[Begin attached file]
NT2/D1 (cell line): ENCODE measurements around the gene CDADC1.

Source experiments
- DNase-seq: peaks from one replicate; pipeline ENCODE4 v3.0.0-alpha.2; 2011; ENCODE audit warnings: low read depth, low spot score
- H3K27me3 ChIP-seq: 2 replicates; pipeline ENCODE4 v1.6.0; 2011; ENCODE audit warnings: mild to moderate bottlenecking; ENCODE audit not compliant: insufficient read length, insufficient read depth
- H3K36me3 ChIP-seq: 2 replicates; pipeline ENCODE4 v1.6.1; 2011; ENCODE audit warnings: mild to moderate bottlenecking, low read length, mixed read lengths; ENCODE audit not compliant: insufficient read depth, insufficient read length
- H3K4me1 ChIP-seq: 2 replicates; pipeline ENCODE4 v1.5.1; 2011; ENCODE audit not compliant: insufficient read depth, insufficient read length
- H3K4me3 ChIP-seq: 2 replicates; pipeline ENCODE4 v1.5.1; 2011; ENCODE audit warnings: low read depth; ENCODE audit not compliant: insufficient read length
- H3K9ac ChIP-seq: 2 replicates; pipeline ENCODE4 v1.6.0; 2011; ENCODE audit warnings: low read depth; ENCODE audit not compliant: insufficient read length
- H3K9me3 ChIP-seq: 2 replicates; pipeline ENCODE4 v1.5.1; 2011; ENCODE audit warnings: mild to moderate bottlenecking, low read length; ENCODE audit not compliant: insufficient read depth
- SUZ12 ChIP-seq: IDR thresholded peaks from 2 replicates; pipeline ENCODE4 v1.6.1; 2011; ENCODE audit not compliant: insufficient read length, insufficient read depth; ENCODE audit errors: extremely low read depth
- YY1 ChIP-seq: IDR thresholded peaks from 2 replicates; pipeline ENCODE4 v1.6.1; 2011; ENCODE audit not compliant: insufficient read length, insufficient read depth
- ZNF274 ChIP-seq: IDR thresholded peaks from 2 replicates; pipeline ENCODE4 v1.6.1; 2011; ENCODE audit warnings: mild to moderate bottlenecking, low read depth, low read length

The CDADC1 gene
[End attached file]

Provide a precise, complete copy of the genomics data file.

NT2/D1 (cell line): ENCODE measurements around the gene CDADC1.

Source experiments
- DNase-seq: peaks from one replicate; pipeline ENCODE4 v3.0.0-alpha.2; 2011; ENCODE audit warnings: low read depth, low spot score
- H3K27me3 ChIP-seq: 2 replicates; pipeline ENCODE4 v1.6.0; 2011; ENCODE audit warnings: mild to moderate bottlenecking; ENCODE audit not compliant: insufficient read length, insufficient read depth
- H3K36me3 ChIP-seq: 2 replicates; pipeline ENCODE4 v1.6.1; 2011; ENCODE audit warnings: mild to moderate bottlenecking, low read length, mixed read lengths; ENCODE audit not compliant: insufficient read depth, insufficient read length
- H3K4me1 ChIP-seq: 2 replicates; pipeline ENCODE4 v1.5.1; 2011; ENCODE audit not compliant: insufficient read depth, insufficient read length
- H3K4me3 ChIP-seq: 2 replicates; pipeline ENCODE4 v1.5.1; 2011; ENCODE audit warnings: low read depth; ENCODE audit not compliant: insufficient read length
- H3K9ac ChIP-seq: 2 replicates; pipeline ENCODE4 v1.6.0; 2011; ENCODE audit warnings: low read depth; ENCODE audit not compliant: insufficient read length
- H3K9me3 ChIP-seq: 2 replicates; pipeline ENCODE4 v1.5.1; 2011; ENCODE audit warnings: mild to moderate bottlenecking, low read length; ENCODE audit not compliant: insufficient read depth
- SUZ12 ChIP-seq: IDR thresholded peaks from 2 replicates; pipeline ENCODE4 v1.6.1; 2011; ENCODE audit not compliant: insufficient read length, insufficient read depth; ENCODE audit errors: extremely low read depth
- YY1 ChIP-seq: IDR thresholded peaks from 2 replicates; pipeline ENCODE4 v1.6.1; 2011; ENCODE audit not compliant: insufficient read length, insufficient read depth
- ZNF274 ChIP-seq: IDR thresholded peaks from 2 replicates; pipeline ENCODE4 v1.6.1; 2011; ENCODE audit warnings: mild to moderate bottlenecking, low read depth, low read length

The CDADC1 gene